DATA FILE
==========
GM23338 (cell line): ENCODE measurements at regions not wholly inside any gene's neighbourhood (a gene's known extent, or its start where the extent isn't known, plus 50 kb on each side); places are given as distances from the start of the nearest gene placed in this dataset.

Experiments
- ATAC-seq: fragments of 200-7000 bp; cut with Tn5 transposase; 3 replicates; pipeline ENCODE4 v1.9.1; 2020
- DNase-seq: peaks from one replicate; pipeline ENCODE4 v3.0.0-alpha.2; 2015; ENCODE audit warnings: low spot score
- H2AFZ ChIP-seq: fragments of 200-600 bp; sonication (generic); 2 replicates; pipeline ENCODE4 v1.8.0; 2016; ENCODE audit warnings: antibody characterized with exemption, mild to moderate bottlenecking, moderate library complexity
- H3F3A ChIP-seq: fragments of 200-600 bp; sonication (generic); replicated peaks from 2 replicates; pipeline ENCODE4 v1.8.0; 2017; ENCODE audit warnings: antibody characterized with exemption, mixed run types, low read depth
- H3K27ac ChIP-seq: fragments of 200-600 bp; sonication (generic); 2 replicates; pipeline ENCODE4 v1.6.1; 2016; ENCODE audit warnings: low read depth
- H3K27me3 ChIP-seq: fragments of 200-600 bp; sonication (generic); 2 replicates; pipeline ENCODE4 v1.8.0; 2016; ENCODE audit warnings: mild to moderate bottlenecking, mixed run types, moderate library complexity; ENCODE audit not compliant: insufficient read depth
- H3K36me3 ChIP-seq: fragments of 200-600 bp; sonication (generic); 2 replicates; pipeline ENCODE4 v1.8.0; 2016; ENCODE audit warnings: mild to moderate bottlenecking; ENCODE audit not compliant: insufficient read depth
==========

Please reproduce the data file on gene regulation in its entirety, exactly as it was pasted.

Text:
GM23338 (cell line): ENCODE measurements at regions not wholly inside any gene's neighbourhood (a gene's known extent, or its start where the extent isn't known, plus 50 kb on each side); places are given as distances from the start of the nearest gene placed in this dataset.

Experiments
- ATAC-seq: fragments of 200-7000 bp; cut with Tn5 transposase; 3 replicates; pipeline ENCODE4 v1.9.1; 2020
- DNase-seq: peaks from one replicate; pipeline ENCODE4 v3.0.0-alpha.2; 2015; ENCODE audit warnings: low spot score
- H2AFZ ChIP-seq: fragments of 200-600 bp; sonication (generic); 2 replicates; pipeline ENCODE4 v1.8.0; 2016; ENCODE audit warnings: antibody characterized with exemption, mild to moderate bottlenecking, moderate library complexity
- H3F3A ChIP-seq: fragments of 200-600 bp; sonication (generic); replicated peaks from 2 replicates; pipeline ENCODE4 v1.8.0; 2017; ENCODE audit warnings: antibody characterized with exemption, mixed run types, low read depth
- H3K27ac ChIP-seq: fragments of 200-600 bp; sonication (generic); 2 replicates; pipeline ENCODE4 v1.6.1; 2016; ENCODE audit warnings: low read depth
- H3K27me3 ChIP-seq: fragments of 200-600 bp; sonication (generic); 2 replicates; pipeline ENCODE4 v1.8.0; 2016; ENCODE audit warnings: mild to moderate bottlenecking, mixed run types, moderate library complexity; ENCODE audit not compliant: insufficient read depth
- H3K36me3 ChIP-seq: fragments of 200-600 bp; sonication (generic); 2 replicates; pipeline ENCODE4 v1.8.0; 2016; ENCODE audit warnings: mild to moderate bottlenecking; ENCODE audit not compliant: insufficient read depth